Ask around for website designer recommendations. Before hiring, get references. In addition to the two hosting companies above, I’ve recommended Bluehost.com and SiteGround.com (my hosting provider) to many clients.

For authors with minimal technical know-how who want a quick and easy website, a provider like SquareSpace.com or Wix.com can have you up and running in a day. You will need to have most of the website elements you need in a file and ready to upload. These two services offer many design templates and drag-and-drop technology to build a site quickly. One downside is that the software is proprietary. You won’t be able to migrate your website if you change website hosts unless the company you migrate to says they can convert the code from Wix or SquareSpace.

I’ve worked with many clients who have used the Wix platform successfully. Another advantage to Wix and SquareSpace is that it’s easy to find website designers who know the platform and can design a functional site quickly and inexpensively, often for $500. To see a great example of a website designed on Wix, visit children’s book author A.G. Allen’s site at agallen.me. Note she chose the domain extension dot me, which works well in this example, as her name was not easily available as a domain choice.

I build my websites with WordPress. WordPress as a framework allows me to choose a theme or “look” for my site and add functionality as needed. It’s simple to add contact forms and email integrations. WordPress can be a steep learning curve for some. For that reason, I’m making my Website in a Weekend class available free to anyone who purchases this book. It can help you build a website quickly, and you’ll learn how much website development costs and which development platform is best for your book.

When deciding where to host a website, I choose a hosting provider based on the level of technical support provided and whether they perform regular site backups automatically. In reviewing the different pricing packages, the cheaper ones often do not include regular backups. You will also want to be able to add integrations like Google Analytics to track visitors, a link to a newsletter provider, and some form of e-commerce integration like PayPal.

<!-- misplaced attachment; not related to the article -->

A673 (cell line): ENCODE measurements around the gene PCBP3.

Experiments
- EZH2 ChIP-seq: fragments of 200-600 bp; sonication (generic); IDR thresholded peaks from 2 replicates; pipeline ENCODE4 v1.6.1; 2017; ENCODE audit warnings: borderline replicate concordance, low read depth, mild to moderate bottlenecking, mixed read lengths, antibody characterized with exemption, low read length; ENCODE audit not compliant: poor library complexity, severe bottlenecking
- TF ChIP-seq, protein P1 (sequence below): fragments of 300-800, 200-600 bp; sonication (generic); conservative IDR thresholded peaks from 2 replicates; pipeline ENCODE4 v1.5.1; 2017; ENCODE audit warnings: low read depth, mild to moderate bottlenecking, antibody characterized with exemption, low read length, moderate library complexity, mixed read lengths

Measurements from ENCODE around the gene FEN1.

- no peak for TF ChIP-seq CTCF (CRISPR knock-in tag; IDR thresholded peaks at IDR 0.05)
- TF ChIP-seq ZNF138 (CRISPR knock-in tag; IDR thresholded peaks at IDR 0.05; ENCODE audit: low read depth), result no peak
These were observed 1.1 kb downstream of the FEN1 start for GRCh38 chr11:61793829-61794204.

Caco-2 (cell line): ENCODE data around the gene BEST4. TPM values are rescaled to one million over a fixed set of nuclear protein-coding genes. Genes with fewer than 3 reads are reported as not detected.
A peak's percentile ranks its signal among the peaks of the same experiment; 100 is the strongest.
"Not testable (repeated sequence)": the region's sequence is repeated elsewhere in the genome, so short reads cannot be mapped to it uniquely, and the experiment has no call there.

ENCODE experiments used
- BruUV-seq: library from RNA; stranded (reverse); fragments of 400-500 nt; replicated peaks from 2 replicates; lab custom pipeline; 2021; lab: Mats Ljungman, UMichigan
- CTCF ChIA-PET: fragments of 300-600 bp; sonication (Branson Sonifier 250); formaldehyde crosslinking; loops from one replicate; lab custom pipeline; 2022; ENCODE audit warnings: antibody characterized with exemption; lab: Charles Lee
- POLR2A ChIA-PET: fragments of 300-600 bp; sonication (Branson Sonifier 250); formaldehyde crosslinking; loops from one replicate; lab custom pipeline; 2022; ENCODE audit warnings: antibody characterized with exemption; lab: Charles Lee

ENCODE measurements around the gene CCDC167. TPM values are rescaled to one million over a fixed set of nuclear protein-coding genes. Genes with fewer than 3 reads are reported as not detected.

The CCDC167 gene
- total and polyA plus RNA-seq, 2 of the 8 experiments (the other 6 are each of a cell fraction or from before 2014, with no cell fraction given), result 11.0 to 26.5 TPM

Look for a host that doesn’t nickel and dime you for add-ons like backups. The most basic author website will let you insert links to where visitors can purchase books through an online retailer like Amazon or Barnes & Noble. But if you plan to sell books directly—like autographed copies or bulk quantities—you will want to be able to accept payments directly.

My go-to e-commerce solution is PayPal. It’s been around the longest, and everyone uses it. And I appreciate that they have phone technical support if you need it. As you evaluate website builders like Wix, Weebly, SquareSpace, and others, be on the lookout for extra charges and add-ons whenever you add integrations like email or payment processing. Finding a good website hosting company can be like shopping for airline flights. You can choose a low-cost carrier where you pay extra for everything, or go with Business or First Class. Start with what’s easy and migrate to a more robust service as your business grows.

How to Accept Payments

As you read website documentation about how to accept payments, you’ll inevitably run into discussions about shopping carts. You won’t need these expensive solutions to run your author business. Simple buttons for one purchase clicking are easy to embed into most websites using PayPal or Square.